Stille Nacht V: Dog Door

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A short animation by the Brothers Quay which I evidently missed last year when I was searching for their uncollected works. As far as I’m aware this is the most recent addition to the Stille Nacht series, all of which were made to serve some function external to the films themselves: so Stille Nacht I was an MTV ident, II was a music video for His Name Is Alive, III was an extended trailer/preview for Institute Benjamenta, and IV was another music video for His Name Is Alive.

Number V in the series is another music video, this time for Sparklehorse’s Dog Door, a song from the group’s 2001 album It’s A Wonderful Life. Tom Waits is the guest vocalist providing his usual enigmatic wailing. The video was one of several commissioned to illustrate the album’s songs but the Quays still manage to make something that’s very much their own. As with the His Name Is Alive films there’s an atmosphere of polymorphous perversity via the two characters of a masturbating dog (or is it a fox?) and a recumbent doll, also masturbating. A slogan at the end states in French “You’re never too young for debauchery”. (In the earlier videos there was another doll and a toy rabbit.) Copies on YouTube are rough but for the moment it’s the only way you’ll see this one.

Previously on { feuilleton }
Quay Brothers: On Deciphering the Pharmacist’s Prescription for Lip-Reading Puppets
Brothers Quay scarcities
Crossed destinies revisited
Crossed destinies: when the Quays met Calvino
The Brothers Quay on DVD

Brothers Quay scarcities

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Igor: The Paris Years (1982).

More animation, and scarce in the sense that some of these films were omitted from the core Quay Brothers canon released in the UK by the BFI as Quay Brothers: The Short Films 1979-2003. Quay obsessives such as myself would have been happy to pay for an extra disc featuring more of their oeuvre but we can at least turn to YouTube to fill in some gaps. This is by no means everything so I may add more discoveries at a later date. Some of the DVD-issued films can be seen on the BFI’s official Daily Motion channel.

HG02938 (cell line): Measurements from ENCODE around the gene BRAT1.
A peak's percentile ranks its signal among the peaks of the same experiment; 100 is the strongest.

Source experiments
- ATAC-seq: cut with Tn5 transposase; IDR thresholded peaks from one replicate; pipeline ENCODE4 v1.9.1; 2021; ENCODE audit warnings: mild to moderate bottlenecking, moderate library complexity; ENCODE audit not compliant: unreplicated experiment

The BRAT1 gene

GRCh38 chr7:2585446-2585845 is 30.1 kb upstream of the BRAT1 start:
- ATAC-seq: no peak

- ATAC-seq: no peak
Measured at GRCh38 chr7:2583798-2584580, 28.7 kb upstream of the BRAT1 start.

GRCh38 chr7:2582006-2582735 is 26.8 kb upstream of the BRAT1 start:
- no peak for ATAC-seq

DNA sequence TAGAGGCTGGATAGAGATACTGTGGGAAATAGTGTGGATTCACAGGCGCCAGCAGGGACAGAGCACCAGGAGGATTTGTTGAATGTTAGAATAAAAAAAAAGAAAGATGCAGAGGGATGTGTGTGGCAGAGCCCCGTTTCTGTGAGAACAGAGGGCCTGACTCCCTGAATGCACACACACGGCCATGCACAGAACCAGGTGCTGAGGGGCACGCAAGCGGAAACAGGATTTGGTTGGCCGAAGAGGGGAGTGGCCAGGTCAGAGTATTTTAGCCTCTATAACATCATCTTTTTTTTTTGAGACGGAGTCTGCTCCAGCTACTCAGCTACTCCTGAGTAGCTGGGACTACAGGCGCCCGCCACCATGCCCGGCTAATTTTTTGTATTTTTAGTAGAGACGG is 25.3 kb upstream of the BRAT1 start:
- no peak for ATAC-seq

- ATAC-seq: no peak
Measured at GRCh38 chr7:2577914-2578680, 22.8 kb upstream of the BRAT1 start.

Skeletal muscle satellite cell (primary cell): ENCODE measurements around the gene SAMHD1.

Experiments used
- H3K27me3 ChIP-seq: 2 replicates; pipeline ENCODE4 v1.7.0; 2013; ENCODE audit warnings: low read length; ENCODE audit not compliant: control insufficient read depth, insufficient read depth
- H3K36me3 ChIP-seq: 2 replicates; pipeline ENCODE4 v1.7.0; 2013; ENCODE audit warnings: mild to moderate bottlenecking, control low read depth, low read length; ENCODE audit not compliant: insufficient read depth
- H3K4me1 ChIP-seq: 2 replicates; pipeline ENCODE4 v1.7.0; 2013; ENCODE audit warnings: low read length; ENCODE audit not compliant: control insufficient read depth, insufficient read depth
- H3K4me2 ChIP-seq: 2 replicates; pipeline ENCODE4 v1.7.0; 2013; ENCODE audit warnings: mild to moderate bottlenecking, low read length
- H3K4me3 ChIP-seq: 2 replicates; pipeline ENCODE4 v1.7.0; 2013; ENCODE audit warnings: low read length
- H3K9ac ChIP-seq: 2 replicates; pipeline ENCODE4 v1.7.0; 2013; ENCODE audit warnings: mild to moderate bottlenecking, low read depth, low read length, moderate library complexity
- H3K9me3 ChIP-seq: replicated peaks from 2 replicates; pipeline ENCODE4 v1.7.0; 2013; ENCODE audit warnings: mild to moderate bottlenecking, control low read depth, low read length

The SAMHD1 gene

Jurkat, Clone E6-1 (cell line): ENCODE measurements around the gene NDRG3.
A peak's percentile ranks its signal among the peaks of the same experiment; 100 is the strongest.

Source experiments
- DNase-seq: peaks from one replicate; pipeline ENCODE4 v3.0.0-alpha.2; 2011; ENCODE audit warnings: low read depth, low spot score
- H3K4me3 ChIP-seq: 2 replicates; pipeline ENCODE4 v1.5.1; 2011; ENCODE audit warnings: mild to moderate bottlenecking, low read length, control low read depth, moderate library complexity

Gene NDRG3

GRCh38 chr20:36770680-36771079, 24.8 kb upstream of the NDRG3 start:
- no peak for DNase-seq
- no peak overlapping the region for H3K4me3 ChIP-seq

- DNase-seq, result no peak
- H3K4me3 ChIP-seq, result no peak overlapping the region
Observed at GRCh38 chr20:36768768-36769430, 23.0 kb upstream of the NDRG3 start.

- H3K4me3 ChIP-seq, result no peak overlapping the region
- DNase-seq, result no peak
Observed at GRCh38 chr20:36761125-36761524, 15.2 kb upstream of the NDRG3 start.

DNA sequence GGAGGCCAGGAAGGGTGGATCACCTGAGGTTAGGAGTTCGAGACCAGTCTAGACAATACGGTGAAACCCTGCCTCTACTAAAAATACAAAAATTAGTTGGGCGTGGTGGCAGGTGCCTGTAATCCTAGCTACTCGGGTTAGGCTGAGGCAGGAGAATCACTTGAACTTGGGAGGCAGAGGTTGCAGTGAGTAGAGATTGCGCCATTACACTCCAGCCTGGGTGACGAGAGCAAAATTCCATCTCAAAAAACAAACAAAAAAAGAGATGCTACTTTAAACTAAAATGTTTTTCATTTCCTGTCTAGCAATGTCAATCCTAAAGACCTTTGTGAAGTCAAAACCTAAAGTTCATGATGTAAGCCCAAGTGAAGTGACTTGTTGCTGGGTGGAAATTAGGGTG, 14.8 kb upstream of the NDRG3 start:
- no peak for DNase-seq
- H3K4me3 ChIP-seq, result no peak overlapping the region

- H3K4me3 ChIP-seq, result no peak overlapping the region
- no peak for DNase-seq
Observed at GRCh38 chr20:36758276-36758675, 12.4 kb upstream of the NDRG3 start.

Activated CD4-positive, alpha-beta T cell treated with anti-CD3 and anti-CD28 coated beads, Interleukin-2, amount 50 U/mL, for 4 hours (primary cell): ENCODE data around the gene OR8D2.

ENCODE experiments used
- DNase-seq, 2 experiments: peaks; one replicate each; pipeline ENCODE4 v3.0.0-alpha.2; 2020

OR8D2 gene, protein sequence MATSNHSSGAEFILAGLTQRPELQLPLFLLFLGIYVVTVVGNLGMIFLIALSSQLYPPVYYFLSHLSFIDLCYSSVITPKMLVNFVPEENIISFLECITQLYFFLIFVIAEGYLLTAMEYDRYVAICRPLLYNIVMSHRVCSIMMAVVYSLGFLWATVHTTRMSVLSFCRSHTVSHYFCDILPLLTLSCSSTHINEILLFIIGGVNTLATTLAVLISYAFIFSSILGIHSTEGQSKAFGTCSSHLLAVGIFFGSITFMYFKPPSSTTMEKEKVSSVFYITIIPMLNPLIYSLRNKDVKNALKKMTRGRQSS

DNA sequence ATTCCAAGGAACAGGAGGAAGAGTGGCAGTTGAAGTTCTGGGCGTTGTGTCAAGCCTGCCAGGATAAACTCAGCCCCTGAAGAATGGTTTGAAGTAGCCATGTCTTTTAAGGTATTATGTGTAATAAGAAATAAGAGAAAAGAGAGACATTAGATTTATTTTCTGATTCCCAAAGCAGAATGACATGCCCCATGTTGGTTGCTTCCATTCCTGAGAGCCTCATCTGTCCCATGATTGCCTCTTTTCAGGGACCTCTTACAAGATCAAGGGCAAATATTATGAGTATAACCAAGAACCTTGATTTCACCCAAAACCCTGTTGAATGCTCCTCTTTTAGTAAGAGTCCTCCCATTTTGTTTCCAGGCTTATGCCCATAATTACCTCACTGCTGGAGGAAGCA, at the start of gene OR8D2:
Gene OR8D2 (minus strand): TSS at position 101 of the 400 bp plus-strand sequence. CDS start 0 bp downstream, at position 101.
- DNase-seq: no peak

I was eager to see the Stravinsky film again having watched it one time only in a Channel 4 screening some 25 years ago. After a fresh viewing it’s not as impressive as I remembered, in part because the Quay’s distinctive approach to animation—and filmmaking generally—developed a great deal following the unforgettable Street of Crocodiles (1986). Igor: The Paris Years concerns the composer’s relationship with Jean Cocteau and Vladimir Mayakovsky, all of whom are animated as cut-out figures in a Modernist cityscape with The Rite of Spring playing on a piano.

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Leos Janácek: Intimate Excursions (1983). Part 2 is here.

In a similar vein, but more successful, is this portrait of Czech composer Leos Janácek. This uses the same cut-out character style but places the composer in Eastern European settings similar (down to the floating tram pantographs) to those seen in the very first Quay film, Nocturna Artificialia (1979). Among the other puppet characters there’s one figure singing an aria who later appears as Enkidu in This Unnameable Little Broom (1985).

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Old Piano (1988).

A very short (and poor quality) ident for MTV.

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